Fat burn vs Cardio — What's the difference?
Fat burn vs Cardio: The Rivalry
So, you've gotten yourself to the gym. Shoes laced, water bottle in hand, tunes ready to go. You hop onto a treadmill, glance down, and—find yourself a little befuddled. Cardio? Fat burn? Maximum heart rate? Exasperated, you wonder: What should I be doing? What's the best workout for my body and my fitness goals?
Well, here's a little insight into how the body handles exercise and what your workout options are.
What Exercise Does To The Body
When you exercise, your body uses energy to keep you moving. This energy is drawn from two places: fat stores and glycogen. Glycogen is just a fancier word for the stores of glucose in your muscles and liver.
It has been discovered that during lower intensity exercise (where your heart rate is between 50-70% of its maximum), more fat is burned than glycogen. In fact, the burn ratio is 60% fat, 40% glycogen.
During higher intensity exercise (pushing your heart rate to 70-90% of its max.), your body pulls more energy from glycogen. For high intensity cardio, the burn rates are 35% fat and 65% glycogen.
So, wait a minute. Lower intensity exercise burns more fat? Well, technically it does, but hold on. That's only half the story.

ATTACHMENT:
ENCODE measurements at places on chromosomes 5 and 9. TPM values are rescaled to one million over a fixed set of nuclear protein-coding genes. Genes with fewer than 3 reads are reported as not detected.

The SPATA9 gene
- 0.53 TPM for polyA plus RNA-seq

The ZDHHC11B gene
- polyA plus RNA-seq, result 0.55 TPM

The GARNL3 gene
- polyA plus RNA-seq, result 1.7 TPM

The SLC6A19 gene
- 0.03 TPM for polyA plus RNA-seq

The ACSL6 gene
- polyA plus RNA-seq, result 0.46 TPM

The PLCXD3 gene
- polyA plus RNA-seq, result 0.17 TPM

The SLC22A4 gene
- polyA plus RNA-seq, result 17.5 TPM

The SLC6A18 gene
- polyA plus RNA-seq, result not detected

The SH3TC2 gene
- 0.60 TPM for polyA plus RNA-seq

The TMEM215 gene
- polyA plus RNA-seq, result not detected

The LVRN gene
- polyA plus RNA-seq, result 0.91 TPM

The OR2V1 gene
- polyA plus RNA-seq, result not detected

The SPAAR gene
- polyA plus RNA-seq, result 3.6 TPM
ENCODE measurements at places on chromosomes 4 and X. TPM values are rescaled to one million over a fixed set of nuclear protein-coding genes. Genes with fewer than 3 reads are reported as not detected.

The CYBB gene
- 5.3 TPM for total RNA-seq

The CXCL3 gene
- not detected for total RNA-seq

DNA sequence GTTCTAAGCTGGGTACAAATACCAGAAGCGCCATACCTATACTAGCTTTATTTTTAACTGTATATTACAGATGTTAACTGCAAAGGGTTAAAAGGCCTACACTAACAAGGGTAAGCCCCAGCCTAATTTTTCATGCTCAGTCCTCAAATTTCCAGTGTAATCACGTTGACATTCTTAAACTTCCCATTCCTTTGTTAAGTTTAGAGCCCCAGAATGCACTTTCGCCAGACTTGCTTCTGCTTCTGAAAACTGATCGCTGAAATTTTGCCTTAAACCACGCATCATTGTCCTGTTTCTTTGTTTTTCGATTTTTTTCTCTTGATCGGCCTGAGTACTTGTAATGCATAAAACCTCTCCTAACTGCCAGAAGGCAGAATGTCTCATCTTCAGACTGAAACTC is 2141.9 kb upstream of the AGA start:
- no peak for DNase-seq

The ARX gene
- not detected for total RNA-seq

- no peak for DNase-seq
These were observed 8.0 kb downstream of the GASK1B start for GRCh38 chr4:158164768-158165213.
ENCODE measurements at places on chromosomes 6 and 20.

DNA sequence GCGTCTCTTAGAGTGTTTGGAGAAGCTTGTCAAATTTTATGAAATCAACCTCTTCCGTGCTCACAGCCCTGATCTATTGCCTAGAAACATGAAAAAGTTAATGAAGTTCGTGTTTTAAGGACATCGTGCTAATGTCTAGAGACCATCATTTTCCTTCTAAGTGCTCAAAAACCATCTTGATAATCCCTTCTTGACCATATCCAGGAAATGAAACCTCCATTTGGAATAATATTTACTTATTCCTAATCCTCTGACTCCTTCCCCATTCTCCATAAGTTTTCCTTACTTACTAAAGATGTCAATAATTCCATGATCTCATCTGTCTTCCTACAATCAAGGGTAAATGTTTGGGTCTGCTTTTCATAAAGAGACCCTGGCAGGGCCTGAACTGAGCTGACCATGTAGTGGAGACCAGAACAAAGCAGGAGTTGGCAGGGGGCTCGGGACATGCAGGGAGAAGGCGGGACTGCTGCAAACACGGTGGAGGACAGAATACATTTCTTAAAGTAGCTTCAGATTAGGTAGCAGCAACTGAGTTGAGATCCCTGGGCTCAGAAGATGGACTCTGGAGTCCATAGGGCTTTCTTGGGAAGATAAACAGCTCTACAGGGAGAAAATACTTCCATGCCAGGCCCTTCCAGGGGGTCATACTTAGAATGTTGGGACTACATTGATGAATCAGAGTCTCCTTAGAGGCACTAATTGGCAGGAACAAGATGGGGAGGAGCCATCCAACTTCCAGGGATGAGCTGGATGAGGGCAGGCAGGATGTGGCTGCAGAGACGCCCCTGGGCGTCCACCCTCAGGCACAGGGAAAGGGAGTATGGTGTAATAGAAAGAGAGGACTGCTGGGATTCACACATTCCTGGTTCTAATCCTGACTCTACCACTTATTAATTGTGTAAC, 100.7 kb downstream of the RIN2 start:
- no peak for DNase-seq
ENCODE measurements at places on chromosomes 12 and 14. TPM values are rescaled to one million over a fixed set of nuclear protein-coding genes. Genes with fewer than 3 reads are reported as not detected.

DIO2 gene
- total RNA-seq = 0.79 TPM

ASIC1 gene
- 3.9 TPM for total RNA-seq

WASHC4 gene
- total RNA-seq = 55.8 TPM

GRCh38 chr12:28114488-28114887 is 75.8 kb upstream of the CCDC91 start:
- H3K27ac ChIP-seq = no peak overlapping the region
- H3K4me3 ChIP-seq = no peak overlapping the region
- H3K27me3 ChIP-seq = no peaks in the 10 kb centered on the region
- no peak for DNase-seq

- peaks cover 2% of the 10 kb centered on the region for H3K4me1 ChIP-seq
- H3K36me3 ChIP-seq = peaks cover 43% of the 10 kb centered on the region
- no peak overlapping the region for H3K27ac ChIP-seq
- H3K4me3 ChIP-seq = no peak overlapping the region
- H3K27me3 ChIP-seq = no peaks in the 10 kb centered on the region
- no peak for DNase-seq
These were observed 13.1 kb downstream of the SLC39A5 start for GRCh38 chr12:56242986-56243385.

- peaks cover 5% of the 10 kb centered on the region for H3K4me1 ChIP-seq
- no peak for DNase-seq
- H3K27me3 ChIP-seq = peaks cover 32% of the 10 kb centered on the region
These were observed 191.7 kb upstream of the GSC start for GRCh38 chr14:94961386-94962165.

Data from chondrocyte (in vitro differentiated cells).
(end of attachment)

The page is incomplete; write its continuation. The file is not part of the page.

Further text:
How Many Calories Will I Burn?
Now we have to start talking about calories. Calories are the bottom line when it comes to figuring out just how much you're burning and from where. Yes, at a lower intensity, your body does burn more calories from fat. But it burns far fewer calories overall than it does during higher intensity exercise.
Think of it this way: if you work out at a lower intensity for an hour and burn 350 calories, 210 are from fat and 140 are from glycogen. However, if you work out at a higher rate of intensity for that same length of time, you may burn closer to 700 calories, 245 of which would be from fat and 455 from glycogen. With higher intensity exercise you burn more calories and more fat.
The Sought-After Cardio Afterburn Effect
It's also worth mentioning the afterburn effect that comes into play after high intensity exercise. Essentially, it's calories your body continues to burn after you've stopped exercising. This occurs due to EPOC— Excess Post-Exercise Oxygen Consumption. The harder your body works during exercise, the more oxygen it must later restore. That equals more calories burned, even after you're done your workout.
Is High Intensity Cardio Really Better?
Well, that depends. You've got the facts—it's up to you to decide what's best for you and your body.
Remember that varying your exercise routine can be highly beneficial. Changing up your workouts is an important element of a healthy lifestyle. By varying your workouts, you'll build different muscle groups, help prevent overuse injuries and keep your body and brain engaged and motivated.
Keep active and keep healthy!
Domonell, Kristen. EPOC: The Secret to Faster Fat Loss? http://dailyburn.com/life/fitness/epoc-afterburn-effect/
Perry, Marc. The Fat Burning Zone Myth: Don't Be Fooled. http://www.builtlean.com/2013/04/01/fat-burning-zone-myth/
Wadyka, Sally. 7 Reasons to Switch Up Your Workout. http://blog.onemedical.com/live-well/7-reasons-to-switch-up-your-workout/